We left Leander in Smögen on Sweden’s west coast for the winter season, and came back to the Boston area to live for the winter. We rented a home in Marblehead, arriving at Thanksgiving and staying until the start of April, enjoying the snowiest winter ever recorded on Boston’s north shore. It snowed and snowed and snowed. And then, it snowed some more.
Here are some pictures of our stay.
The first snow was a true novelty, with our Marblehead neighbors turning out en masse to walk in the white and socialize. There would be a lot more to come.
Sima and Aylin made snow angels.
Making snowmen in the back yard.
The snow-family mostly complete.
Alexander shows mom how he wants his snowboy’s face to look.
Sima and Aylin
Aylin surveys the snow goblins marching toward the back window on a snowy night.
Alexander never met a snow bank that he didn’t want to eat.
Aylin, asleep on the toboggan, with her arms tucked into her scarf to keep them from dragging on the ground as we moved through town.
Alexander works to clear a path to the door.
In his snow fort.
Alexander and dad after finishing a snow monkey. (Why wait to eat snow banks when you can snatch it right out of the air?!)
This is the aftermath of one of the snows, but not the biggest. We’d clean out after one, and the next would hit. It became such that Paul could not throw the snow high enough to reach the top of the snow banks, and the drifts reached half-way up our first story windows.
Clean up after one storm.
Ice crystals on an attic window at dusk.
Snow gathering in the back yard. Remember that snowman family from the first snow fall? They’re buried under an ocean of snow, and won’t see the sun again until late April.
We were able to spend a good amount of time with Paul’s family in Lynn. Here, gramps reads to Aylin.
Alexander celebrated his fourth birthday.
And Paul his 51st.
Christmas at the Robertsons. We got the kids more presents than they needed. After they’d opened half, we stuck the remainder, unopened, in a closet, to save for a rainy day. They were having trouble figuring out what to do with so many toys. It was a good lesson for us.
Aylin at play on Christmas Day.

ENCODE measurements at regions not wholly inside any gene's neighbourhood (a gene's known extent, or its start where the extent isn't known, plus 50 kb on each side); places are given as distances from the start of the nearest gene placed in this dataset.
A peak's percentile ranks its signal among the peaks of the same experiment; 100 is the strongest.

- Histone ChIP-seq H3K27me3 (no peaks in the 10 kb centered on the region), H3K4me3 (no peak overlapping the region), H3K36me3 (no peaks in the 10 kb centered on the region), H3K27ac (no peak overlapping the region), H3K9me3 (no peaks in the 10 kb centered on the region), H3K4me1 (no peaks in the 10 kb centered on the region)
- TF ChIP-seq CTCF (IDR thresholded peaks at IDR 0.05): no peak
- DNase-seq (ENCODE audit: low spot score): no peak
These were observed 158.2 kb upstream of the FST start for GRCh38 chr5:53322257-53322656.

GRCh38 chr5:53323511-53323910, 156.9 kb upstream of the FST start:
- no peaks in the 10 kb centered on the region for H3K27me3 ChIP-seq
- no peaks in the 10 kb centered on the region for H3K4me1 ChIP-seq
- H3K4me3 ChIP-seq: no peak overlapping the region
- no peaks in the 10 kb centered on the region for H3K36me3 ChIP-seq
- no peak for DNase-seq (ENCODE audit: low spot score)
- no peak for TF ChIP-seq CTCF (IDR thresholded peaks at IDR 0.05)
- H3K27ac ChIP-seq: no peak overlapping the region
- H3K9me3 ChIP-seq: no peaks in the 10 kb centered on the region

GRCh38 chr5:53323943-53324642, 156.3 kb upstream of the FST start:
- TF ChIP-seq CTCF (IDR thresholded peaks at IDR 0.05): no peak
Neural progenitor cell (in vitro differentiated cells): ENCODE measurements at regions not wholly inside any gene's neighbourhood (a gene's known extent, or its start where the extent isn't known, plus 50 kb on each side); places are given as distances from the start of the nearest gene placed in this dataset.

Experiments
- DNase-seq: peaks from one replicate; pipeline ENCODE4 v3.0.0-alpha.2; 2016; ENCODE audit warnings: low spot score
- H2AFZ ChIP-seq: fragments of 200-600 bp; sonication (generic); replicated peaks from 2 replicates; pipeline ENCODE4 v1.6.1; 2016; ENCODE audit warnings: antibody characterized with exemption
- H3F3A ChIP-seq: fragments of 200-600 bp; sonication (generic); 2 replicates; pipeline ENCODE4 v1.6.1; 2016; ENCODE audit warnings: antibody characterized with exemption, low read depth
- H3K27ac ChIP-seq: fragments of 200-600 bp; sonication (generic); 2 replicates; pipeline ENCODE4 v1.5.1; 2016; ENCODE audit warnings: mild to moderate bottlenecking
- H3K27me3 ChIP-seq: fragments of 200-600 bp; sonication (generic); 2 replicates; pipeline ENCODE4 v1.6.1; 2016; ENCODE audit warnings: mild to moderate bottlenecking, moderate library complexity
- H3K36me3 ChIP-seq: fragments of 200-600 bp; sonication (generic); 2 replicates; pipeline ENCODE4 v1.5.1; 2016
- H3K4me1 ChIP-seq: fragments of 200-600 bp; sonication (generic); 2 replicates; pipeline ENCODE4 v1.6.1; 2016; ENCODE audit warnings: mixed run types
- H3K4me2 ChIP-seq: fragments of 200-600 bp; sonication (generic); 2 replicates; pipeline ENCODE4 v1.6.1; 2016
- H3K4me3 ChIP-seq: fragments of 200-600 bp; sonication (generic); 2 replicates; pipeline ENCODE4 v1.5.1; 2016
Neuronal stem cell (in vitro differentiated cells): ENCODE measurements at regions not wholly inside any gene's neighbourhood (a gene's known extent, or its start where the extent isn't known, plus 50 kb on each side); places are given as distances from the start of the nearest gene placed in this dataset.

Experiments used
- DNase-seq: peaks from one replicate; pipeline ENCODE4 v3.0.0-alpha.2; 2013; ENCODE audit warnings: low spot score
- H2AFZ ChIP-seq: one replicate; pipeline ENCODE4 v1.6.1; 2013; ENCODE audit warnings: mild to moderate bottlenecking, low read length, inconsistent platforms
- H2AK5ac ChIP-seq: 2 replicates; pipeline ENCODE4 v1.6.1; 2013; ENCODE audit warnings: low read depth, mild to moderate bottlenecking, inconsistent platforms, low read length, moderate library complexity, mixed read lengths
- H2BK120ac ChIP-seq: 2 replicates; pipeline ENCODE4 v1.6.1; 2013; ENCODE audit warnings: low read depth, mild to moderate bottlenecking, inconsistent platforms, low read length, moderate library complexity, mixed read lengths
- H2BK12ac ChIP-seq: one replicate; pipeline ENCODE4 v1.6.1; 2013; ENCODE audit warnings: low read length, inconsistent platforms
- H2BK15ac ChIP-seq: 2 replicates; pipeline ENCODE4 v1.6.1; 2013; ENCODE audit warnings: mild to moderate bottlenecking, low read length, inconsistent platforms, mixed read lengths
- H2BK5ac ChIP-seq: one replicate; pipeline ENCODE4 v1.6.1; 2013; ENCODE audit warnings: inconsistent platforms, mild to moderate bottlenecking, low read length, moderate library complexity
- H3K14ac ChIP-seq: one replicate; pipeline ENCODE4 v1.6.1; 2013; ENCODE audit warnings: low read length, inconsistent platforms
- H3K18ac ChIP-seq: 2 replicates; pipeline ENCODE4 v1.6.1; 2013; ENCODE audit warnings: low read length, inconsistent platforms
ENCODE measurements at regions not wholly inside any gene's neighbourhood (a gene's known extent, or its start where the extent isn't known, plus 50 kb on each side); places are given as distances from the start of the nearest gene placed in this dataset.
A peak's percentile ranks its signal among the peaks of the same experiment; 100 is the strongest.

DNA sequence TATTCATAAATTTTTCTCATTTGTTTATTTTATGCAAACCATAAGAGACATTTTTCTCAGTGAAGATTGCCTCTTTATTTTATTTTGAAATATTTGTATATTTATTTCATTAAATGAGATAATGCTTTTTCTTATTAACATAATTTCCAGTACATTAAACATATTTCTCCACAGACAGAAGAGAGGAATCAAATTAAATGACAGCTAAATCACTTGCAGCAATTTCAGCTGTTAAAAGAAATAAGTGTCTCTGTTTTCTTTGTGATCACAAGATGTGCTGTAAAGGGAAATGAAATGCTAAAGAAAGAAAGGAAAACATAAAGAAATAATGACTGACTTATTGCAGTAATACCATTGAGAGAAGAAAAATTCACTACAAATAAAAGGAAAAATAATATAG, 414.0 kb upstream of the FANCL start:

Aylin and Scarlett opening presents at the home of Paul’s parents.
Alexander attends to a present on Christmas Day. He can become engrossed.
Alexander and Aylin asleep.
Aylin in a contemplative moment.
The kids help dad stretch out before a run.
Some time ago, Paul had come across a stamp issued by the tiny island of Tristan da Cunha, where his great-, great-, great-grandfather, Alexander Robertson had died. The stamp commemorated a visit to the island of the HMS Julia, the ship on which Alexander had sailed. The stamp was beautiful, and Paul contacted Tristan da Cunha to inquire about getting a copy of the print. The trail led to England, and eventually to the artist, John Batchelor, one of the most acclaimed illustrators in England. On hearing our interest in the print, he gave the original art work to us. Here is Alexander holding the painting of ship on which his namesake sailed.
If you know just where and when to look, you can find the very last of the waning crescent moon, the night before the new moon.
Alexander for a walk at the beach with Gramps.
Alexander performed in his first school concert in December with his Devereaux School classmates. That’s him tucked in the second row, middle, looking particularly serious. Or nervous.
Alexander also performed in a holiday play with his First Meeting House classmates, here playing the badger in a reading of the children’s book, “The Mitten.”
Aylin, in turn, attended day care at the Jewish Community Center (the “JCC”). She enjoyed it, and would sometimes charge out of the kitchen to get her lunch box, ready to go to “Soool” at the “ABCD.”
Sima also found an outdoor school for Alexander, the Forest Kindergarden located in Newbury. It was a long drive for us each Wednesday, but well worth it. Alexander loved his time in the snow.
Alexander pulling a sled back to base camp.
Alexander with his teachers (including “Ducky Debby,” standing) and classmates from Forest Kindergarten.
Alexander looking all the part of an outdoorsman.
Alexander with one of his teachers, Lauren Bertdone, at the Forest Kindergarten.
Alexander with Lead Naturalist Debbie (“Duckie Debby”) Lyons.
Alexander’s last day of school at the First Meeting House. Hr loved it there.
At the Devereux School, Alexander talks guitars with one of his teachers, Eric Russell.
We set up a feeder outside of our window, and had lots of visitors, much to the delight of Alexander and Aylin. And mom and dad, too.
Mommy cardinal came often in the snow storms, and would linger leisurely at at the feeder.
Dad came in the sun, usually. His visits were quick and furtive. Perhaps the males are worried about the conspicuousness of their plumage. The colorful males were so much more anxious than the more drab females.
Mr. Blue Jay came late in the season, and he used to hide in the bushes until he was sure the coast was clear. A neighborhood cat would sometimes visit the area.